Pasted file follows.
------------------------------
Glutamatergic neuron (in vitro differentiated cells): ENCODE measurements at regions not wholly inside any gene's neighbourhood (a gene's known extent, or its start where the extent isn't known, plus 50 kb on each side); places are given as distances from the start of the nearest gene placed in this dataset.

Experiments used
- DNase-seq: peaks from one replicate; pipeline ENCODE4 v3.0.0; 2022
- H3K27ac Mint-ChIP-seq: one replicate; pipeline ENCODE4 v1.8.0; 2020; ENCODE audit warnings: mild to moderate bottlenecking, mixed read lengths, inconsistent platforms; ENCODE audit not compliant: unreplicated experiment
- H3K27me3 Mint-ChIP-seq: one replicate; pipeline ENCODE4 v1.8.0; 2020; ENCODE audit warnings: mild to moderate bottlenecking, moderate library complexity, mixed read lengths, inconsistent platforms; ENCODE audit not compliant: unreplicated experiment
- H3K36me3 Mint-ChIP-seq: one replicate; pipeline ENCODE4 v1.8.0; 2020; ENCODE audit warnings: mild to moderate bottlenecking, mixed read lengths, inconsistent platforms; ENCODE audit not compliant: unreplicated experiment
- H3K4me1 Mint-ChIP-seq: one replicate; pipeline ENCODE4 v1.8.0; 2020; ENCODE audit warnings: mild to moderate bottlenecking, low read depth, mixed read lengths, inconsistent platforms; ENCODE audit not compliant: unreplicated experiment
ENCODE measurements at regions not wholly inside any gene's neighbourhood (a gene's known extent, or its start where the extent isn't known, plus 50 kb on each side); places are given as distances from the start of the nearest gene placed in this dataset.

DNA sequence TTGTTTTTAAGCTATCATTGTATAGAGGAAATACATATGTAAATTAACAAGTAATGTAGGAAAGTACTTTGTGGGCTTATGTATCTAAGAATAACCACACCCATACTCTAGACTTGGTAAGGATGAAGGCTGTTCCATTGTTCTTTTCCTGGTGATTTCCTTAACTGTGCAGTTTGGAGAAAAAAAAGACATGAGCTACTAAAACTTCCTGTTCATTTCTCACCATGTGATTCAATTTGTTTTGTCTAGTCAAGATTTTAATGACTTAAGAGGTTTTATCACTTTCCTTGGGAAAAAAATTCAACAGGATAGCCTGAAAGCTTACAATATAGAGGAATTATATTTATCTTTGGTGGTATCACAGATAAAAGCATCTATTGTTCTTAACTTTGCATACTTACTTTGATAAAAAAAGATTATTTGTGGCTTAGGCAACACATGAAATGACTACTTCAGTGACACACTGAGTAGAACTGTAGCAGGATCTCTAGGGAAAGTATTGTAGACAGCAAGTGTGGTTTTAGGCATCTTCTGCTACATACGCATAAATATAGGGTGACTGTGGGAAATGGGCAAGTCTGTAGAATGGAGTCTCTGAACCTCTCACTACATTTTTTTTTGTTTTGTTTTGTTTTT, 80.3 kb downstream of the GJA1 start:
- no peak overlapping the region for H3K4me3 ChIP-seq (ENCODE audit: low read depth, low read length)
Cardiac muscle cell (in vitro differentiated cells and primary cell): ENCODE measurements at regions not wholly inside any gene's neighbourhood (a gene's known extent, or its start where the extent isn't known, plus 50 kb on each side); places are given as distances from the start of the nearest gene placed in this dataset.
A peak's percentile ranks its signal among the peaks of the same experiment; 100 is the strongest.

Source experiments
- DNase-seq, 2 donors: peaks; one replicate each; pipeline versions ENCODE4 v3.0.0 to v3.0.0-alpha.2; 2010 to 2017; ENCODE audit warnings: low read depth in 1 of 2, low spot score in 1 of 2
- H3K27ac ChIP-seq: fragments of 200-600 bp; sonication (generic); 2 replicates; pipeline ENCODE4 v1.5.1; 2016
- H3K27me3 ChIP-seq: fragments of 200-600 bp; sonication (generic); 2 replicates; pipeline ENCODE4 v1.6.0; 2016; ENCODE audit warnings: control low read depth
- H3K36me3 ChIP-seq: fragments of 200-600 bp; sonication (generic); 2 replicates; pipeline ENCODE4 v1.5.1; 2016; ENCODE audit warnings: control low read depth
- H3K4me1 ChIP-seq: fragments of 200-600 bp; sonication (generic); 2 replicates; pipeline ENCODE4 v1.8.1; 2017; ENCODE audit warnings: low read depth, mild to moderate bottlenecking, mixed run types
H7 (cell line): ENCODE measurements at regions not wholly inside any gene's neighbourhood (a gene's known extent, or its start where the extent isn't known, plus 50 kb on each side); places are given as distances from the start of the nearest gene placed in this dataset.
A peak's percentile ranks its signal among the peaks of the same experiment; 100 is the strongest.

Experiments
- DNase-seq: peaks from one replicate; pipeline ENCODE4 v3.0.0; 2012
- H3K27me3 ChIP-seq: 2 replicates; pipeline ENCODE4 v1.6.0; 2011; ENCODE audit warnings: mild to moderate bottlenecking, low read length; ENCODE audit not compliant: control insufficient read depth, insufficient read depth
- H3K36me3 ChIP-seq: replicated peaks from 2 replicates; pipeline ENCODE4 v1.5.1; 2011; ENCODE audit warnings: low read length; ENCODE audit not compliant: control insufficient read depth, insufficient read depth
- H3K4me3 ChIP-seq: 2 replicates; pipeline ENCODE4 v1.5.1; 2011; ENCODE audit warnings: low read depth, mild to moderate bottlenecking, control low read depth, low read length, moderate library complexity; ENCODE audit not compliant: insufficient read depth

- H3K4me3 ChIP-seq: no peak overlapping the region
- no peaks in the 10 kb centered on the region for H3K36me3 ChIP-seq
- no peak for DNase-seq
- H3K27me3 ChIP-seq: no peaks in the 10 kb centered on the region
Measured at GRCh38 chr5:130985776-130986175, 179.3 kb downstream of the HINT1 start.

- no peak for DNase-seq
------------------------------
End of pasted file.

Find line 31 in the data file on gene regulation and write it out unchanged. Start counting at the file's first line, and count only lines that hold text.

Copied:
- no peak for DNase-seq